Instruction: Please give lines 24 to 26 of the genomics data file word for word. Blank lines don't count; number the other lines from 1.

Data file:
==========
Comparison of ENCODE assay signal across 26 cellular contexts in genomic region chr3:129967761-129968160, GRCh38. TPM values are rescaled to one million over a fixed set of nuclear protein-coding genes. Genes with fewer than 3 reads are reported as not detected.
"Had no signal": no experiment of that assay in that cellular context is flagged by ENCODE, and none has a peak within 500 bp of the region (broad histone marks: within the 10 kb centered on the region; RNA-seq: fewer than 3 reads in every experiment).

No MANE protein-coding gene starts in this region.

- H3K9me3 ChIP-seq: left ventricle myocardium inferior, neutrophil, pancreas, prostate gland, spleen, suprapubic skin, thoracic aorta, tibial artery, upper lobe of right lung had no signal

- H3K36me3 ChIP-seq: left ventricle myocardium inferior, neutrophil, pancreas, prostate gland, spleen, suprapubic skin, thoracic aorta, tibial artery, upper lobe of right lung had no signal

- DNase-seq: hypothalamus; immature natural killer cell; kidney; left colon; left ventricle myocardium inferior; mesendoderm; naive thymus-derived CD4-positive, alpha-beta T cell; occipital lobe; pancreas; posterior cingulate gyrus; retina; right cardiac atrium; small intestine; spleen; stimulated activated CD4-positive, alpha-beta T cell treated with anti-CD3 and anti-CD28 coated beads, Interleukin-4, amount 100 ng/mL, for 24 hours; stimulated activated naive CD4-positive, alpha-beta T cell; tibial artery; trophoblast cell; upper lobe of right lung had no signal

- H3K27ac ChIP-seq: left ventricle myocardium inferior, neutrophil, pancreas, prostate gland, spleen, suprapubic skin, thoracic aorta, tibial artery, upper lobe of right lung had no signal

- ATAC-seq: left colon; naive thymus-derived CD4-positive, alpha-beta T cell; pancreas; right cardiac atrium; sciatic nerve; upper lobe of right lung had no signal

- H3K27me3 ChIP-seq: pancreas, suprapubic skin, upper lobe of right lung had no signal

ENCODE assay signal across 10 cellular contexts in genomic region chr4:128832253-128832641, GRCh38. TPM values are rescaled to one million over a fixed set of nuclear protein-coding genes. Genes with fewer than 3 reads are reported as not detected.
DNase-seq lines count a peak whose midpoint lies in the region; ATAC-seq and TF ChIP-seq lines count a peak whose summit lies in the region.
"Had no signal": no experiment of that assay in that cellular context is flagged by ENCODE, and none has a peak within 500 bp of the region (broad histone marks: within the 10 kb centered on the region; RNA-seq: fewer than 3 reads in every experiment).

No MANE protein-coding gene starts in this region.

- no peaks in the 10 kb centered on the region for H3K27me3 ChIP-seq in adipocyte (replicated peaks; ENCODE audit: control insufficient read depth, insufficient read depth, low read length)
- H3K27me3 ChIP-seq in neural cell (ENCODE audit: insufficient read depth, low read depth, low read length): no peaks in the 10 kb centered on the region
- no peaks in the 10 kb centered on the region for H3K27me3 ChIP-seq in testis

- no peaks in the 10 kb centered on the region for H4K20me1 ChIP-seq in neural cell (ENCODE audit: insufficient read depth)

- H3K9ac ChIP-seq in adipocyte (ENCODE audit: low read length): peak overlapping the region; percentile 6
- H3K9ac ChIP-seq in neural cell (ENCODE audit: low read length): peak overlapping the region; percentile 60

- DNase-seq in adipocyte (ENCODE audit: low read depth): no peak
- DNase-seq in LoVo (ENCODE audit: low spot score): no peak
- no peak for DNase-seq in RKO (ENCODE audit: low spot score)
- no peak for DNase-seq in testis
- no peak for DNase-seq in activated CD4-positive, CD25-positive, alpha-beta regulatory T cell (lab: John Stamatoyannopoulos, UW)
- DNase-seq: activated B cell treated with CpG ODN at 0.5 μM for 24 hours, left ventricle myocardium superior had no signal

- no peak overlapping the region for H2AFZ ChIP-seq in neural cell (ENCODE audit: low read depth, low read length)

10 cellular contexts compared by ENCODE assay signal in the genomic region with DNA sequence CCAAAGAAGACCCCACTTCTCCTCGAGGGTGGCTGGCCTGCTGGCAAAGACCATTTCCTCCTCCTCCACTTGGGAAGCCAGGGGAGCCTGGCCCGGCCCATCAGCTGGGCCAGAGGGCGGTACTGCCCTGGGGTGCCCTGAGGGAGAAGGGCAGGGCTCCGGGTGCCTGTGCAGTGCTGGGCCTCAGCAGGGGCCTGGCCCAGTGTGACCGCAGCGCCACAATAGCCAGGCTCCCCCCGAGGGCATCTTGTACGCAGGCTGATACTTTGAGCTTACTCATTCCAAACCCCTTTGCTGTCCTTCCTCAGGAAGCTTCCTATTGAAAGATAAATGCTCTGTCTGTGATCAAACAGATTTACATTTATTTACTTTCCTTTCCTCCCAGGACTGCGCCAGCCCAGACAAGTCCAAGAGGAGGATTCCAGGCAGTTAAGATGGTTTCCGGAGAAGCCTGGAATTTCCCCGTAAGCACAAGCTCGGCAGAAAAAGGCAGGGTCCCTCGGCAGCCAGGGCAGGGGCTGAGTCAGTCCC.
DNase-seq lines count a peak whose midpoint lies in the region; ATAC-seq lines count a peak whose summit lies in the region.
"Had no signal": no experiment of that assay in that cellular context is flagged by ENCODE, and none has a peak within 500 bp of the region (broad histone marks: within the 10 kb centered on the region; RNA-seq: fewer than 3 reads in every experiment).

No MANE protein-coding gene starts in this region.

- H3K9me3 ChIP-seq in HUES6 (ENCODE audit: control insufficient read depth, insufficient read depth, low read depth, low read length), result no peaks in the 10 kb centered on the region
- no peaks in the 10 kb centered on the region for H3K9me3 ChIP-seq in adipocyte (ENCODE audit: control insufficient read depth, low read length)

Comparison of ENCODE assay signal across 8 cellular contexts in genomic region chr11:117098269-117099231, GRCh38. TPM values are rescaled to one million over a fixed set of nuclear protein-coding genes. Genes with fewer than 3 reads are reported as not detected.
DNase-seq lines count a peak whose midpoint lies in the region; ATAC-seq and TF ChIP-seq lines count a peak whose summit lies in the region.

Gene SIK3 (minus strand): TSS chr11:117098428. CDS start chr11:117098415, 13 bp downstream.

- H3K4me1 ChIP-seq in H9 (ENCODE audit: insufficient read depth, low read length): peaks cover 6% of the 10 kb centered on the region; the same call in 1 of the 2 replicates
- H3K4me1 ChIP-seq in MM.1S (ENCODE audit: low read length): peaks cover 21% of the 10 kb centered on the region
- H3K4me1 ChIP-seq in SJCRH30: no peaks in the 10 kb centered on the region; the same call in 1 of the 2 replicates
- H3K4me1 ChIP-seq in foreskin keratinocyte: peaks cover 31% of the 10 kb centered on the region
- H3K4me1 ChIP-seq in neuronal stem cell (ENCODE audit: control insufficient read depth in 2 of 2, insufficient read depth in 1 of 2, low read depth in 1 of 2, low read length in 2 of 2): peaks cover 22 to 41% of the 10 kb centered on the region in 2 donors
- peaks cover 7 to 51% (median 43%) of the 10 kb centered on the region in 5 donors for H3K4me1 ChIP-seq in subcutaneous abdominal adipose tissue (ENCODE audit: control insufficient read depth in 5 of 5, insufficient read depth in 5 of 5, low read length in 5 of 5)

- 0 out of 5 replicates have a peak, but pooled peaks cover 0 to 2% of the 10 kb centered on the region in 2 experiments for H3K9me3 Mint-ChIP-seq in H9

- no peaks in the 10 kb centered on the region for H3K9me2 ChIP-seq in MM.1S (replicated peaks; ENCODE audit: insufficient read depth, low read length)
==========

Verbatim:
- no peak for DNase-seq in activated CD4-positive, CD25-positive, alpha-beta regulatory T cell (lab: John Stamatoyannopoulos, UW)
- DNase-seq: activated B cell treated with CpG ODN at 0.5 μM for 24 hours, left ventricle myocardium superior had no signal

- no peak overlapping the region for H2AFZ ChIP-seq in neural cell (ENCODE audit: low read depth, low read length)